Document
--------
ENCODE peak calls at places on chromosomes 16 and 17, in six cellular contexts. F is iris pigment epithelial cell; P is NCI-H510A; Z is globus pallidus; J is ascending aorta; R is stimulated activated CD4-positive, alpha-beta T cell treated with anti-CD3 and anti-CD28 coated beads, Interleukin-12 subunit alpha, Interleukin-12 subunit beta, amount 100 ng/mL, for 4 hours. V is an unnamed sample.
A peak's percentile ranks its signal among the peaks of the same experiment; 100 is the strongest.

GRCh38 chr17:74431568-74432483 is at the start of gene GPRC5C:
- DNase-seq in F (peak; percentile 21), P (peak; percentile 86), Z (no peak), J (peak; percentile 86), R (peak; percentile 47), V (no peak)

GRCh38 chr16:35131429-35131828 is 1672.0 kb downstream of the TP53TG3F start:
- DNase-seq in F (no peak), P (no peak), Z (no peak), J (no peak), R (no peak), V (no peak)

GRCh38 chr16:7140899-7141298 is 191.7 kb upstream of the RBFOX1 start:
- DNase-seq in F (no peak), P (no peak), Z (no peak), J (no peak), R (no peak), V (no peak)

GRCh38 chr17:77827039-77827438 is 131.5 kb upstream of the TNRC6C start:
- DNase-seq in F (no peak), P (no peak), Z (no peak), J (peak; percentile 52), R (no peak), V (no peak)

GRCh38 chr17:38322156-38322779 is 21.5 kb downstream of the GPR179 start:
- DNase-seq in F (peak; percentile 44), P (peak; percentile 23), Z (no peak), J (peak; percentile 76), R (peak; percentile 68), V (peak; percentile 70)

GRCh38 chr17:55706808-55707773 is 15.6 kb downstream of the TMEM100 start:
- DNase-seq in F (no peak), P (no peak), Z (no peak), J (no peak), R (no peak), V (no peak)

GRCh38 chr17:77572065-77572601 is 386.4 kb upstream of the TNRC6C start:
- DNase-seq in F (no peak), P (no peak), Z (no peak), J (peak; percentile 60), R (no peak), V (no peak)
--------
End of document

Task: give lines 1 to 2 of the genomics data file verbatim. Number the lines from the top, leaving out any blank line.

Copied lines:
ENCODE peak calls at places on chromosomes 16 and 17, in six cellular contexts. F is iris pigment epithelial cell; P is NCI-H510A; Z is globus pallidus; J is ascending aorta; R is stimulated activated CD4-positive, alpha-beta T cell treated with anti-CD3 and anti-CD28 coated beads, Interleukin-12 subunit alpha, Interleukin-12 subunit beta, amount 100 ng/mL, for 4 hours. V is an unnamed sample.
A peak's percentile ranks its signal among the peaks of the same experiment; 100 is the strongest.